Rome’s Vatican Museums host rare Aboriginal art exhibition

Aboriginal artNo one can ever accuse the Vatican of acting impulsively. In 1925, over 300 artworks and relics were sent to Rome by Aboriginal Australians, for a papal show. Since that time, the items have been squirreled away, despite being one of the world’s finest collections of Aboriginal art and artifacts, according to a recent New York Times article.

Fortunately, these treasures are now on public display, thanks in part to Missionary Ethnological Museum curator Father Nicola Mapelli. Last summer, Mapelli flew to Australia and visited Aboriginal communities to request permission to display the collection. His objective was to “reconnect with a living culture, not to create a museum of dead objects.” His goal is accomplished in the exhibition, “Rituals of Life,” which is focused on northern and Western Australian art from the turn of the 20th century. Despite the fairly contemporary theme of the exhibition, Aboriginal culture is the oldest surviving culture on earth, dating back for what is believed to be over 60,000 years.

The items include ochre paintings done on slate, objects and tools used for hunting, fishing, and gathering, a didgeridoo, and carved funeral poles of a type still used by Tiwi Islanders for pukamani ceremonies. The collection also includes items from Oceania, including Papua New Guinea and Easter Island (Rapa Nui).

The collection was originally sent to Rome because it represents the spiritual meaning everyday objects possess in Aboriginal culture (each clan, or group, believes in different dieties that are usually depicted in a tangible form, such as plants or animals). The items were housed, along with other indigenous artifacts from all over the world, and stored at the Missionary Ethnological Museum, which is part of the Vatican Museums.

“Rituals of Life” is the first exhibition following extensive building renovations and art restoration. The museum will continue to reopen in stages, with the Aboriginal art on display through December, 2011.

For an exhibition audio transcript, image gallery, and video feature from ABC Radio National’s “Encounter,” click here. The Australian series “explores the connections between religion and life.”

[Photo credit: Flickr user testpatern]

GadlingTV’s Travel Talk – Vatican, Vespas & Rome’s Nightlife

GadlingTV’s Travel Talk, episode 25 – Click above to watch video after the jump

For the final installment in our series on Rome, we’ve saved the best for last & are satisfying our thirst for adventure. Watch as we tour the Vatican, rent Vespas, and check out Rome’s impromptu night life.

On the couch, we’ll dissect the differences between the Vatican & the Holy See, and show you the one place in Rome to peer through a keyhole and view 3 separate countries. Tune in to see just how crazy Roman driving actually is, what the best place public place to go after hours is, and what else the Vatican has to offer beyond the Sistine Chapel.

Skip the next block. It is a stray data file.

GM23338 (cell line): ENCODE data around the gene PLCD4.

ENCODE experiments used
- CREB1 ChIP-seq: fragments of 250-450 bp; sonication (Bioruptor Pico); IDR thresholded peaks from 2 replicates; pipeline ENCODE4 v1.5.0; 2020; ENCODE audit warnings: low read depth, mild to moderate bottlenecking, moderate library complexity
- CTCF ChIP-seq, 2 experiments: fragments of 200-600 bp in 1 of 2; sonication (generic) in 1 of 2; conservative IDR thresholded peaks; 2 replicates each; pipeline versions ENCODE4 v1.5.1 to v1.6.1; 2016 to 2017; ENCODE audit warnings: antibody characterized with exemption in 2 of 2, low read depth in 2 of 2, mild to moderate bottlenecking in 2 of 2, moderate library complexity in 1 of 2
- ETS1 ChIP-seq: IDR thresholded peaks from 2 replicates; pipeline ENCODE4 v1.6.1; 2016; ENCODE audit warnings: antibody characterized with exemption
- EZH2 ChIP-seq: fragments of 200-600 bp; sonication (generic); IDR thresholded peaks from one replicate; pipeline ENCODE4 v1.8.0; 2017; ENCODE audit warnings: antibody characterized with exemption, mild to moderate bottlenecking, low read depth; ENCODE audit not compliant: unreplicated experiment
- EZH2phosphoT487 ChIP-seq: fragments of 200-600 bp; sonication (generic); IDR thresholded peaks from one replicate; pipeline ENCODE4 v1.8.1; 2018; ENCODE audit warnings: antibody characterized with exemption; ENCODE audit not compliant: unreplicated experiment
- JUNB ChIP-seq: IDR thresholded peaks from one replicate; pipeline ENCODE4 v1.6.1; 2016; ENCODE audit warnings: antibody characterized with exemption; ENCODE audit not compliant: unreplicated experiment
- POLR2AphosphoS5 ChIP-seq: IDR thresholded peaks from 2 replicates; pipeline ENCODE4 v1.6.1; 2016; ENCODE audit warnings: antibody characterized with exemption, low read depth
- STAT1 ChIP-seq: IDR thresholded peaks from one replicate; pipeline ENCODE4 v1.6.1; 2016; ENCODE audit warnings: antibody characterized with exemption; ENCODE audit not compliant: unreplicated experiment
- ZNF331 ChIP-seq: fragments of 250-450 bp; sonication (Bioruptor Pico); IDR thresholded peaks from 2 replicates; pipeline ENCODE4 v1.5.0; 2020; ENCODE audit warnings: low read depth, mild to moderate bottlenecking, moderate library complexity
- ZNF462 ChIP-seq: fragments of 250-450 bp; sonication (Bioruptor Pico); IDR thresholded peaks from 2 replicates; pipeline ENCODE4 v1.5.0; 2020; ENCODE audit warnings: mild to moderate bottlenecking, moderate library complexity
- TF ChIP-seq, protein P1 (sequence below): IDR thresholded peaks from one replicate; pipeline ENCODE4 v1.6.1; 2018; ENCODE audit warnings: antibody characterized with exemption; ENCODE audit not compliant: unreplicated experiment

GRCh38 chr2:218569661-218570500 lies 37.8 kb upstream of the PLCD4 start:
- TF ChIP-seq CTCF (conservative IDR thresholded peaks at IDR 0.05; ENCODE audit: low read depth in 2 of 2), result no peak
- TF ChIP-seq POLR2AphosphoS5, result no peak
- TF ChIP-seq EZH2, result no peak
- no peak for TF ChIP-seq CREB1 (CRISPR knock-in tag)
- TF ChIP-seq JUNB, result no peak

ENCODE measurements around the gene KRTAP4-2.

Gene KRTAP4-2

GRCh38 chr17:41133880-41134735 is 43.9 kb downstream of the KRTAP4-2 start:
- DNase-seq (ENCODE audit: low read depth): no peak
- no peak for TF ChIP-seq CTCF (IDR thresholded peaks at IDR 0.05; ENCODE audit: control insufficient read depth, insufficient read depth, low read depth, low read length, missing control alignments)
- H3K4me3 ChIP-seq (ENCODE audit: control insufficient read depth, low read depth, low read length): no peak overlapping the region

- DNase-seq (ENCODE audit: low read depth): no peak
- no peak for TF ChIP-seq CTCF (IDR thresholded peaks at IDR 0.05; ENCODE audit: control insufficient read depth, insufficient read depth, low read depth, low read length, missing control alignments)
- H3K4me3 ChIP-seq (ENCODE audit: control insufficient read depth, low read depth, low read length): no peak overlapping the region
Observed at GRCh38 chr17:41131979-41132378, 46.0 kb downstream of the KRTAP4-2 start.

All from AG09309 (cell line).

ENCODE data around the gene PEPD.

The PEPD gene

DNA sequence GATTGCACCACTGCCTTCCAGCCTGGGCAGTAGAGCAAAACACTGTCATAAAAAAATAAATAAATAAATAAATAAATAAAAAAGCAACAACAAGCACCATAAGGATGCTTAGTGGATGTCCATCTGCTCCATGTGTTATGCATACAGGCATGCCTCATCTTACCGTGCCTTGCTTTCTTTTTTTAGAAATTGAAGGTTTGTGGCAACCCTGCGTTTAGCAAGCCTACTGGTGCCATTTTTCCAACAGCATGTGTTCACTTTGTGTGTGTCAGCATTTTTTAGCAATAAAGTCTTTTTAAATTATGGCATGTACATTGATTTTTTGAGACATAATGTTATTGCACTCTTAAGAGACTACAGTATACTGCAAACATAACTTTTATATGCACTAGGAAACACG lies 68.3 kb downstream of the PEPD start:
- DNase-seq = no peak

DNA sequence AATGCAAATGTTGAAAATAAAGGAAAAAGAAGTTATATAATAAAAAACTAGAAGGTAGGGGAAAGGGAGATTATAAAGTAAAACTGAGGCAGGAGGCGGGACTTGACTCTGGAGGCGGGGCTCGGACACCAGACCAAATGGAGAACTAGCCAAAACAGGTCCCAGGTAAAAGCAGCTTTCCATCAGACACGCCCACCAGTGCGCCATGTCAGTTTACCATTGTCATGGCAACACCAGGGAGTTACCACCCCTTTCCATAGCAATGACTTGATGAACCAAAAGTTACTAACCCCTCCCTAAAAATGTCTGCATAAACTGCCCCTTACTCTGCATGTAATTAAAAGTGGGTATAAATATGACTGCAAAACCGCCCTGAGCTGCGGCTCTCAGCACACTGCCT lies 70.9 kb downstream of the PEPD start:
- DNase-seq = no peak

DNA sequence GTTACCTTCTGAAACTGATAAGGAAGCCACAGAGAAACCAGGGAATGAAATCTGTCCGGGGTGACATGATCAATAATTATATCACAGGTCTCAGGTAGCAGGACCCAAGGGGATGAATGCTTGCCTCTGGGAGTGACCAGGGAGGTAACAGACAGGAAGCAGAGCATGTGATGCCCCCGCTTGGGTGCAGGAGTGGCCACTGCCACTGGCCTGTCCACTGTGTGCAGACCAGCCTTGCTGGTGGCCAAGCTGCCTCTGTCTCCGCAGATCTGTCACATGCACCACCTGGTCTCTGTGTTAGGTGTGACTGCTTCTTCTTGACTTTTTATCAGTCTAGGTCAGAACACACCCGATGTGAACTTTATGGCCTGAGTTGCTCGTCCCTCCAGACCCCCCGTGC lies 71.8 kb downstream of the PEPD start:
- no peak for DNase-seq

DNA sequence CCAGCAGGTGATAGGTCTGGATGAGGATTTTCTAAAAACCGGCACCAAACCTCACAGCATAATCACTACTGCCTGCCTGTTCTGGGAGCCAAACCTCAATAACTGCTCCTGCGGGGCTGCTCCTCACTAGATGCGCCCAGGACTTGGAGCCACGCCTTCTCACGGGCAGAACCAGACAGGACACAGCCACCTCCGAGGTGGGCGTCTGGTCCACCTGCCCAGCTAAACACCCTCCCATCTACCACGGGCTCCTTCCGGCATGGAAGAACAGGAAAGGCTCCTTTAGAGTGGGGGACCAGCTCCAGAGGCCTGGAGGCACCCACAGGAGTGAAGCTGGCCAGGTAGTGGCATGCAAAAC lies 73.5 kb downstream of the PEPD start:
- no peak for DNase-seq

If you have any questions or comments about Travel Talk, you can email us at talk AT gadling DOT com.

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Hosts: Aaron Murphy-Crews, Stephen Greenwood

Produced, Edited, and Directed by: Stephen Greenwood, Aaron Murphy-Crews, Drew Mylrea

Sistine Chapel: A Reason to Look Up

I recently saw a good friend of mine who returned from a vacation spent in Rome which she deemed fabulous. Instead of hitting several spots in Italy, she and her friend decided to focus on the Eternal City. When I asked her about the highlight, Vatican City was the winner. The Sistine Chapel was one of the reasons.

Having been there myself, I have to say, I can understand her sentiment. I can’t remember the summer crowd that I’m sure was there when I went. I do remember being in awe, as corny as that sounds. St. Peter’s Basilica may be impressive in its size, history and majesty, but there’s something about the Sistine Chapel that is such a story of triumph. Who in his or her right mind would paint a ceiling in such detail these days, particularly when lying on one’s back? Michelangelo would probably be thrilled to find out that his efforts are such a big tourist draw. Also, the Sistine Chapel is listed in Lonely Planet’s Bluelist as being one of the five reasons to look up when in Europe.

When I saw the Sistine Chapel, I knew a tad about its history and could pick out a few images I had seen in pictures before. Mostly, I didn’t know the specifics of what I was looking at. The Sistine Chapel section of the Vatican Musuems Web Page is designed to fill in the details with a virtual tour. You can click on sections of the ceiling to find out specific details about each. This would be a handy virutual tour to take before visiting the chapel in person.